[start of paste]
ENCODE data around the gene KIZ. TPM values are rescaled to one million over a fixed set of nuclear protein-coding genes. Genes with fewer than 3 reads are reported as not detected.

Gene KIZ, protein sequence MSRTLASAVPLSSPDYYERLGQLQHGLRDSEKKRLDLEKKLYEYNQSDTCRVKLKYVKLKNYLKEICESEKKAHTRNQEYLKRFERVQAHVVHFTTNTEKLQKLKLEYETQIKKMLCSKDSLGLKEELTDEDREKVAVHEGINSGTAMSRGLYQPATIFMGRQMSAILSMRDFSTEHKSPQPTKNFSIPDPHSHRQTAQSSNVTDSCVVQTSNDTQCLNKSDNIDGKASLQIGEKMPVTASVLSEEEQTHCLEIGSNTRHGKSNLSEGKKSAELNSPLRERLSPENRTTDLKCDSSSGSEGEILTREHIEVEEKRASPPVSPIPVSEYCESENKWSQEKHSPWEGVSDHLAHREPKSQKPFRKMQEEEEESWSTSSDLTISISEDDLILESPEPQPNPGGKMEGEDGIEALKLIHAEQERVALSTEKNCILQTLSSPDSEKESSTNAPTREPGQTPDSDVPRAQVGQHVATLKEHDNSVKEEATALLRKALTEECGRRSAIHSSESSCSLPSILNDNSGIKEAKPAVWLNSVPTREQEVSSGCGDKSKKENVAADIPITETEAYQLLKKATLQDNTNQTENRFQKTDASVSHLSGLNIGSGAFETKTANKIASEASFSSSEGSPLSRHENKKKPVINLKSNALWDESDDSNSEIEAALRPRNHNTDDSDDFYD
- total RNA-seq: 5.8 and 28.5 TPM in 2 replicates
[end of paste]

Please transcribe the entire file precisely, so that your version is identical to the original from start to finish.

ENCODE data around the gene KIZ. TPM values are rescaled to one million over a fixed set of nuclear protein-coding genes. Genes with fewer than 3 reads are reported as not detected.

Gene KIZ, protein sequence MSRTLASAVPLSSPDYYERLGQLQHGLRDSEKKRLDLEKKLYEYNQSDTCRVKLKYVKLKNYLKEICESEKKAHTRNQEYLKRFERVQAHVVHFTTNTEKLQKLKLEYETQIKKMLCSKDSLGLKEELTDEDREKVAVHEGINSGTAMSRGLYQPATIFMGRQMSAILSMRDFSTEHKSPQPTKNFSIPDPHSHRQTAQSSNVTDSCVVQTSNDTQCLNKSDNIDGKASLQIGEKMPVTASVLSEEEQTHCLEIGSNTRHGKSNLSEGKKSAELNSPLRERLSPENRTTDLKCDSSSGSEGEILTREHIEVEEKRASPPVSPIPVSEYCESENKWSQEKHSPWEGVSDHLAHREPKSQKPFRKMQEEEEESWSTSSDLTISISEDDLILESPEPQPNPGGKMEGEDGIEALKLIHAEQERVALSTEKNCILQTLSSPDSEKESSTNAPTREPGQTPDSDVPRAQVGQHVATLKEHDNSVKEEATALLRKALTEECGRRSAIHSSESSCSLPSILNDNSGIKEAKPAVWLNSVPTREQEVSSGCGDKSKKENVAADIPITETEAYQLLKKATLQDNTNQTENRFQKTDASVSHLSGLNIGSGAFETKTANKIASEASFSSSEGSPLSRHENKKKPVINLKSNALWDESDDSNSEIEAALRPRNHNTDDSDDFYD
- total RNA-seq: 5.8 and 28.5 TPM in 2 replicates